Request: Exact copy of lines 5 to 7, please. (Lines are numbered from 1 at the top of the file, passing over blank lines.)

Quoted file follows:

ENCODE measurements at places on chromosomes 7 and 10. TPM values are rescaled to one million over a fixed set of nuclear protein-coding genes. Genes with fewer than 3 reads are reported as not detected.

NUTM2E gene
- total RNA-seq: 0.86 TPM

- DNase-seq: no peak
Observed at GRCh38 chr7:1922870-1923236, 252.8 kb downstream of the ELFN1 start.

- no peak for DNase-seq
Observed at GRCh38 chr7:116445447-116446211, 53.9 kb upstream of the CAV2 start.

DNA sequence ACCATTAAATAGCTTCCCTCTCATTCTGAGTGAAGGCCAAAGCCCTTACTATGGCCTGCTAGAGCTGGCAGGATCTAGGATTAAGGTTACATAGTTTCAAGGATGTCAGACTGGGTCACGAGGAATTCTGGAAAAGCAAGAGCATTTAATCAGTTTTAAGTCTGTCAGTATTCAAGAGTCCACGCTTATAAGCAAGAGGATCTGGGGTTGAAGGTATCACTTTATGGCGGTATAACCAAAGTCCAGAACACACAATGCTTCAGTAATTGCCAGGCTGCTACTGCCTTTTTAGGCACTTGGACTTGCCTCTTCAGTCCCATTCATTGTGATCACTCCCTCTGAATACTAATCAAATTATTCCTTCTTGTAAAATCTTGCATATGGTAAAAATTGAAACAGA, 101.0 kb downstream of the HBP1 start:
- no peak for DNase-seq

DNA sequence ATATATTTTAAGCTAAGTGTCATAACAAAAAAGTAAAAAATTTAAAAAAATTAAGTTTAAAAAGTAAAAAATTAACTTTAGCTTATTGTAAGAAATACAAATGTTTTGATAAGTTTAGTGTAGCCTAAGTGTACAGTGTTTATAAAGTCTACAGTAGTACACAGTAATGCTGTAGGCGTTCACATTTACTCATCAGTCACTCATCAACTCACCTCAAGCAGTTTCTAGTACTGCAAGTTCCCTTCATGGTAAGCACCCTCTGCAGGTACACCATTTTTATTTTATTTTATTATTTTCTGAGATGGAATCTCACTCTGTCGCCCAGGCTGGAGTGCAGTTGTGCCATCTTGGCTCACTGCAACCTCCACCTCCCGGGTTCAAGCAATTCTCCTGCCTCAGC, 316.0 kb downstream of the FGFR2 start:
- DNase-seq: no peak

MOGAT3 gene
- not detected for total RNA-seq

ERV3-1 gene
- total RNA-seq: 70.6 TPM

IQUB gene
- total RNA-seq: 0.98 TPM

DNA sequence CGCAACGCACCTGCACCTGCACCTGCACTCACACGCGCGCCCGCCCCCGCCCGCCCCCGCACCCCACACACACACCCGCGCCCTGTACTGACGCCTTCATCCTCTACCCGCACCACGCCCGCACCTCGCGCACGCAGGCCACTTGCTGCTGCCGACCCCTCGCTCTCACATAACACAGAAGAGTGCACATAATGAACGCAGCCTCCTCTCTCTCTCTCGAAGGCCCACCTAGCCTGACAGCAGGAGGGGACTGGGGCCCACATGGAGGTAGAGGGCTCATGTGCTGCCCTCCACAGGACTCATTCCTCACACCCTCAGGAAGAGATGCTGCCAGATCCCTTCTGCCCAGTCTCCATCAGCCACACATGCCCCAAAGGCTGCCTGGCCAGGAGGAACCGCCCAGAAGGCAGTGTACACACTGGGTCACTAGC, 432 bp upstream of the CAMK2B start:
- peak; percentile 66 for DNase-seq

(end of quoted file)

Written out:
Observed at GRCh38 chr7:1922870-1923236, 252.8 kb downstream of the ELFN1 start.

- no peak for DNase-seq
Observed at GRCh38 chr7:116445447-116446211, 53.9 kb upstream of the CAV2 start.